A review of the applicable commentaries and case law with respect to UCC § 4-402 reveals that this section's primary purpose is to address problems of wrongful dishonor by a drawee bank of its drawer's check or depositor's demand for withdrawal. The Official Comments Section to UCC § 4-402 use only the terms "drawer" and "drawee" in its discussion of § 4-402. In addition, the only case law that this Court has located or has been referred to by the parties pertains to a relationship between the bank and another party where such relationship arises directly from the item. See, e.g. Shaw v. Union Bank and Trust Co., 640 P.2d 953 (Okl. 1981) (bank may be liable in tort to its depositor for wrongful dishonor); Steinbrecher v. Fairfield County Trust Company, 5 Conn. Cir. Ct. 393, 255 A.2d 138 (Conn. Cir. 1968) (a customer has been defined as a depositor and not a payee); J. White and R. Summers, Uniform Commercial Code, 2d ed., § 17-4 (1980) (with case citations). It has also been written that a payee or holder has no cause of action in tort against a drawee bank even where the item in question was already certified by the drawee bank. A. Bailey, Brady on Bank Checks, § 18.9 (1979). This interpretation is not illogical or narrow when one considers that a holder or payee has a cause of action in contract under UCC § 3-410 against a bank that dishonors a certified check.

In this case Casco is not a drawer, depositor or payee with respect to the check. Casco is a holder in due course, the Thorntons are payees, and the Hospital is BNY's customer. Accordingly, since Casco is not a customer, UCC § 4-104(1)(e), it is not entitled to consequential damages for wrongful dishonor under UCC § 4-402.

The scope of Casco's damages in this case is defined by UCC § 4-103(5). This section provides that the measure of damages for a party's failure to exercise ordinary care is the amount of the item unless the plaintiff can show bad faith on the part of the defendant. Under this section, the plaintiff may be entitled to any damages proximately caused, such allegation "to be tested by the ordinary rules applied in comparable cases." UCC § 4-103 Comment 6.

BNY knew when it stopped payment on the check that the check had previously been certified by BNY. Once BNY certified the check, UCC § 3-411, it agreed to "pay the instrument according to its tenor at the time of his (bank's) engagement." UCC § 3-413 (emphasis added). This Court cannot hold on a motion for summary judgment, therefore, that there is no genuine issue of material fact and that a trier of fact could not infer from BNY's knowledge that it did not act in bad faith. Therefore, Casco should be entitled to prove any consequential damages proximately caused by BNY's conduct. See UCC § 4-103(5); Rule 56, Fed.R.Civ.P. 1"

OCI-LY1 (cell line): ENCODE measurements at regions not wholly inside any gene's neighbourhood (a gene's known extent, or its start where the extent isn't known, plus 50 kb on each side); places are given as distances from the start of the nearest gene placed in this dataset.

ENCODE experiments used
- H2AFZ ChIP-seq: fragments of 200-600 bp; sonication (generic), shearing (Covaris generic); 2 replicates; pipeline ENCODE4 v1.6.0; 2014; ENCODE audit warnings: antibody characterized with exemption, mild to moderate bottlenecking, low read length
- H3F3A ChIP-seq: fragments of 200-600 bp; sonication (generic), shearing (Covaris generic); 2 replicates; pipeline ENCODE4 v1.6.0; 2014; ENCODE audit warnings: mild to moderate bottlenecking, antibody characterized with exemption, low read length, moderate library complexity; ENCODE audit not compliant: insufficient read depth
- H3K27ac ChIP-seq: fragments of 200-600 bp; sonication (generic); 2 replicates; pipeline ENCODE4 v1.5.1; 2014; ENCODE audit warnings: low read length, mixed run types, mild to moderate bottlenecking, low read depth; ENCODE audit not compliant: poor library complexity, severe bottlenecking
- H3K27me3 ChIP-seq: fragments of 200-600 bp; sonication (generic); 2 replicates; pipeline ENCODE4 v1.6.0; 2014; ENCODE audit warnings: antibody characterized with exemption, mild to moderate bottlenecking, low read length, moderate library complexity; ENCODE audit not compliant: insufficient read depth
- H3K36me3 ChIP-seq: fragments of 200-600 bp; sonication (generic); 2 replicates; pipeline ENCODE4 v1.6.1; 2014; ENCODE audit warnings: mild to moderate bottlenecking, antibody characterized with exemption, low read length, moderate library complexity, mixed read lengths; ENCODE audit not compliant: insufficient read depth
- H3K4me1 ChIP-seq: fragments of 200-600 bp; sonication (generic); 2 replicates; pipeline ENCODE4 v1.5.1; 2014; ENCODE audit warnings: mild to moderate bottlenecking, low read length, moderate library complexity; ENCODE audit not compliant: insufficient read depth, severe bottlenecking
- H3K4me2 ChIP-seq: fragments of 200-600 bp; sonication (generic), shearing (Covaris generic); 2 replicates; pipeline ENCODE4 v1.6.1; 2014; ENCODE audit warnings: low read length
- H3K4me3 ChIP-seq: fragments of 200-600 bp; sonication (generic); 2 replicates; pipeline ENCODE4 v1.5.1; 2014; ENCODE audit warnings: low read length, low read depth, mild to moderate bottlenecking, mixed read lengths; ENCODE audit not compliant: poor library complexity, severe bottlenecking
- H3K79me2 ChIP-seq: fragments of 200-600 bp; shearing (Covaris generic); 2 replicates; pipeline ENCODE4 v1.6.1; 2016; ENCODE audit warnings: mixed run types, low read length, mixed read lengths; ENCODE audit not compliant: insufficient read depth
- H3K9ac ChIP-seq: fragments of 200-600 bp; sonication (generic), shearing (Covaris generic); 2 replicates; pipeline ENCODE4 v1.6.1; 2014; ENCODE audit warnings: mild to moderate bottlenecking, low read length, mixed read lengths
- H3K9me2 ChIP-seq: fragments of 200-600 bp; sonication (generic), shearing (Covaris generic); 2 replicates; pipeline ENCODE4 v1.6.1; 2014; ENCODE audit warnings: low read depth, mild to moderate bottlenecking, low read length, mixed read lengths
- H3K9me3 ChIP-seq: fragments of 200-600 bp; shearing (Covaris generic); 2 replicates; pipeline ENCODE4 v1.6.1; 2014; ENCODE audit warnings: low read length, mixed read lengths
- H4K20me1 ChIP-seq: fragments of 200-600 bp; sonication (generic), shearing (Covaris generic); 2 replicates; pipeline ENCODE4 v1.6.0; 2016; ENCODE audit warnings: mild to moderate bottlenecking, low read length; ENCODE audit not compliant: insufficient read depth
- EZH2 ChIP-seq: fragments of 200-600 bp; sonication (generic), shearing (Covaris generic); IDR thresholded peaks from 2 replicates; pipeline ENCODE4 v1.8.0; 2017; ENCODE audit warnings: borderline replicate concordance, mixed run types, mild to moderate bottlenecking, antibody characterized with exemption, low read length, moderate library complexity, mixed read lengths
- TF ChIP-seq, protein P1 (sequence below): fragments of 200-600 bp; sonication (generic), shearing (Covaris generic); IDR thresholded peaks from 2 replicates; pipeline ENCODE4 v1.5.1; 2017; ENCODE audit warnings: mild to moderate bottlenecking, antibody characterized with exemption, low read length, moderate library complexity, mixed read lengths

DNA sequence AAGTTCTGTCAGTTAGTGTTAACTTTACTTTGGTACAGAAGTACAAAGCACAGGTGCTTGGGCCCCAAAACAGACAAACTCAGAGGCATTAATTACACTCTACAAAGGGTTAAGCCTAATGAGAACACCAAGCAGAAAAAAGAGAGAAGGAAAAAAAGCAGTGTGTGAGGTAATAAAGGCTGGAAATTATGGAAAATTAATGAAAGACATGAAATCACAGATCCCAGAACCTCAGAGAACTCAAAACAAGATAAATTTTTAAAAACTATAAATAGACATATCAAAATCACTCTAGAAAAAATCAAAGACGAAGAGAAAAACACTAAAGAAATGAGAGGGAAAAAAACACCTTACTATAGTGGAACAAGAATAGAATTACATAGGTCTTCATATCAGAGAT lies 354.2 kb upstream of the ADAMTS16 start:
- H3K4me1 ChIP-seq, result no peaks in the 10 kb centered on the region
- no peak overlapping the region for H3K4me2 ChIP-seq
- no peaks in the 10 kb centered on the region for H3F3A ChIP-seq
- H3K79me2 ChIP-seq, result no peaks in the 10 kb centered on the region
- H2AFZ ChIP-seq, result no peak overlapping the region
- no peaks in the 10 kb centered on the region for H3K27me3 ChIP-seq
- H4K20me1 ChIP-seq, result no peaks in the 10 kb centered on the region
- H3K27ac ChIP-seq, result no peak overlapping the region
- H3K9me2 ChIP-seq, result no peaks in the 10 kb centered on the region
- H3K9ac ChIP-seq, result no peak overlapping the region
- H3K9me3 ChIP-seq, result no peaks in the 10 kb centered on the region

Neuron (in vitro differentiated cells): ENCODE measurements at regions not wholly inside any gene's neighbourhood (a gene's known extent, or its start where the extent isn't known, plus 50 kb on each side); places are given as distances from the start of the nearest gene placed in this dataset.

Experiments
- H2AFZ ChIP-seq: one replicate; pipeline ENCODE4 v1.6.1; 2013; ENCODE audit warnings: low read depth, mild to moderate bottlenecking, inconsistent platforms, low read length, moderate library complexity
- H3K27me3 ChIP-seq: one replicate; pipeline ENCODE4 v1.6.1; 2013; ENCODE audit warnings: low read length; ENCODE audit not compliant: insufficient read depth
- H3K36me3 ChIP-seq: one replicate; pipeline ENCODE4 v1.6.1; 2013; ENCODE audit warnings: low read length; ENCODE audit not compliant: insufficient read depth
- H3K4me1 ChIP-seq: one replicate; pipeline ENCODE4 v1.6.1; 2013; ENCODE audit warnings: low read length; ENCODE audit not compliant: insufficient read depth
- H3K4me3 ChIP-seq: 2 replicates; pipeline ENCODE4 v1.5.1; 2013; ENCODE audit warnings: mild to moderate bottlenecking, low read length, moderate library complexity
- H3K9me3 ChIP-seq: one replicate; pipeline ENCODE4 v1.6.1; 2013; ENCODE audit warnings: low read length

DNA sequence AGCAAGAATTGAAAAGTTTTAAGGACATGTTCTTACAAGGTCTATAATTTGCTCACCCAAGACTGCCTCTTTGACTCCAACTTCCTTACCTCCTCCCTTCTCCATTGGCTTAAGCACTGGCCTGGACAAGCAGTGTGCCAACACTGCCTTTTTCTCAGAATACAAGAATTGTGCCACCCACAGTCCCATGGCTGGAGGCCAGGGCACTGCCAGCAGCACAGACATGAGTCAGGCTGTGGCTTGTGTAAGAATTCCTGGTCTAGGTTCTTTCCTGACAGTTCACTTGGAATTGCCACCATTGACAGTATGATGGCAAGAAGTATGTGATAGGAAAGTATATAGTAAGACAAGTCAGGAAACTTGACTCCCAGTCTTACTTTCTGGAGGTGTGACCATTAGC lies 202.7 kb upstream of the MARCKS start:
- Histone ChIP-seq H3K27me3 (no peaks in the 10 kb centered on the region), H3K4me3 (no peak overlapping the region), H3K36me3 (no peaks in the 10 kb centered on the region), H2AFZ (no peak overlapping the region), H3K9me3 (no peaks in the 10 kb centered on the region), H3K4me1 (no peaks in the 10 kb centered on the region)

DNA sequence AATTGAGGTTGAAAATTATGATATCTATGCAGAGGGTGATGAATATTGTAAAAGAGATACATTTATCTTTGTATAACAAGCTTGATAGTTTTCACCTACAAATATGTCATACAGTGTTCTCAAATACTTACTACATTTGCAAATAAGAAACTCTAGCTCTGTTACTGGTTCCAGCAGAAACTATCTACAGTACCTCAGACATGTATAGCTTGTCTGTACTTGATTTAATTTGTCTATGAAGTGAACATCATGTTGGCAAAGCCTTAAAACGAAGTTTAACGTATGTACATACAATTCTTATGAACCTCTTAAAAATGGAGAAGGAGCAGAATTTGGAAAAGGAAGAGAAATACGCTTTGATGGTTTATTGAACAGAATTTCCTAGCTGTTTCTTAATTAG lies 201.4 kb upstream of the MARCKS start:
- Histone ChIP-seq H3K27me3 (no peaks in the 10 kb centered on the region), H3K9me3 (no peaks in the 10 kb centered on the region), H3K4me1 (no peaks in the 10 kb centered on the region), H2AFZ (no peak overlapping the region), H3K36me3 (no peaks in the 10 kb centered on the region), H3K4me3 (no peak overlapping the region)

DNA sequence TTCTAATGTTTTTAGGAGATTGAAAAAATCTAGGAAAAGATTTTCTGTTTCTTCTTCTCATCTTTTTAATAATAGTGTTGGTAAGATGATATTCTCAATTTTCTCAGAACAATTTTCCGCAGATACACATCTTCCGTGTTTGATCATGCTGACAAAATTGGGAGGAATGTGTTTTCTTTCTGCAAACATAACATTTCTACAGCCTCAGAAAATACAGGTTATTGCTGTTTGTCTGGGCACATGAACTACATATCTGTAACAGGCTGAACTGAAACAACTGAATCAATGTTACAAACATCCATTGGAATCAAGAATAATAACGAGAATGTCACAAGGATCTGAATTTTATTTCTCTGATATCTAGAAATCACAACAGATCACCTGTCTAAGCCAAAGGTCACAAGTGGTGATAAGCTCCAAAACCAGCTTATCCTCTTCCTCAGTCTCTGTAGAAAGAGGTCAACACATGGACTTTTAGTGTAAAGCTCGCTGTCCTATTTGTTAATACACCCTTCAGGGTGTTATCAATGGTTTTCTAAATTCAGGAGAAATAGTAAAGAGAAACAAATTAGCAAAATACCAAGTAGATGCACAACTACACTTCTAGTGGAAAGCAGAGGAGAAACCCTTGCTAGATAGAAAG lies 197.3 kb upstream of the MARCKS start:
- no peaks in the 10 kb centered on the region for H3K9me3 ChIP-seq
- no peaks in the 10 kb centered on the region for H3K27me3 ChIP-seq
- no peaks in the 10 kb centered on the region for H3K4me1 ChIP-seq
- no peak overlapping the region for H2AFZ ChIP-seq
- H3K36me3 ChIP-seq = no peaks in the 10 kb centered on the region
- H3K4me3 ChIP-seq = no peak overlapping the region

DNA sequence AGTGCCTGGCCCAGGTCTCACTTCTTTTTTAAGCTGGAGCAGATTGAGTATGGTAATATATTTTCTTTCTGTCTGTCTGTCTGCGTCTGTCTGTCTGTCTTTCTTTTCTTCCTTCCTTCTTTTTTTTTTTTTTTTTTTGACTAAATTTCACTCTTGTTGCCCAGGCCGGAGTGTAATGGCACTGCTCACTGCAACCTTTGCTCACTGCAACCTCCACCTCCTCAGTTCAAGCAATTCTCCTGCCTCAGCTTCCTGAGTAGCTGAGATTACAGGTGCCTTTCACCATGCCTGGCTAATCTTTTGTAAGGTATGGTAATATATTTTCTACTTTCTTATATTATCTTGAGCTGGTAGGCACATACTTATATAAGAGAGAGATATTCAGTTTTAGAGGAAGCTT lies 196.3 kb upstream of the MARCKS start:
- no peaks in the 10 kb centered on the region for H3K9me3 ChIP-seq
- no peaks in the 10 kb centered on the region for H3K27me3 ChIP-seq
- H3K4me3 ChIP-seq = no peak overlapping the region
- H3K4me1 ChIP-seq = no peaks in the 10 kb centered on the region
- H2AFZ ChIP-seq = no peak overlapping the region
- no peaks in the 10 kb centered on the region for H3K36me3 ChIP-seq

Casco is not entitled to punitive damages under New York law. Punitive damages under New York law are only available for breach of contract to redress a public, as opposed to private, wrong. Garrity v. Lyle Stuart, Inc., 40 N.Y.2d 354, 386 N.Y.S.2d 831, 353 N.E.2d 793 (1976). Casco has not demonstrated by any factual predicate in the record that its cause of action for punitive damages is based on a consideration of public policy or that BNY's conduct was morally culpable or motivated by malice. Garrity, id. at 833. Casco attempts to limit the applicability of Garrity to this case by asserting that Garrity only applies where there is no statute involved and that UCC § 4-402 allows for punitive damages. As this Court has previously found, however, § 4-402 is inapplicable to BNY under these circumstances. Therefore, Garrity is controlling in this case. Because Casco is not a customer and therefore UCC § 4-402 is inapplicable and Garrity controls this case, the Court makes no decision as to whether § 4-402 provides for punitive damages.

BNY asserts that the Maine prejudgment interest statute, 14 M.R.S.A. § 1602 (1979), which provides for interest at 8% per annum, precludes Casco from obtaining a rate of interest greater than 8% in its proof of damage. BNY argues that the prejudgment interest statute was intended by the Maine legislature to provide the appropriate compensation for a plaintiff who suffered delay in obtaining his damages. In addition, BNY states that it would be an undue burden for a court to have to determine what plaintiffs would have earned on their judgment had they had the funds available to them to invest.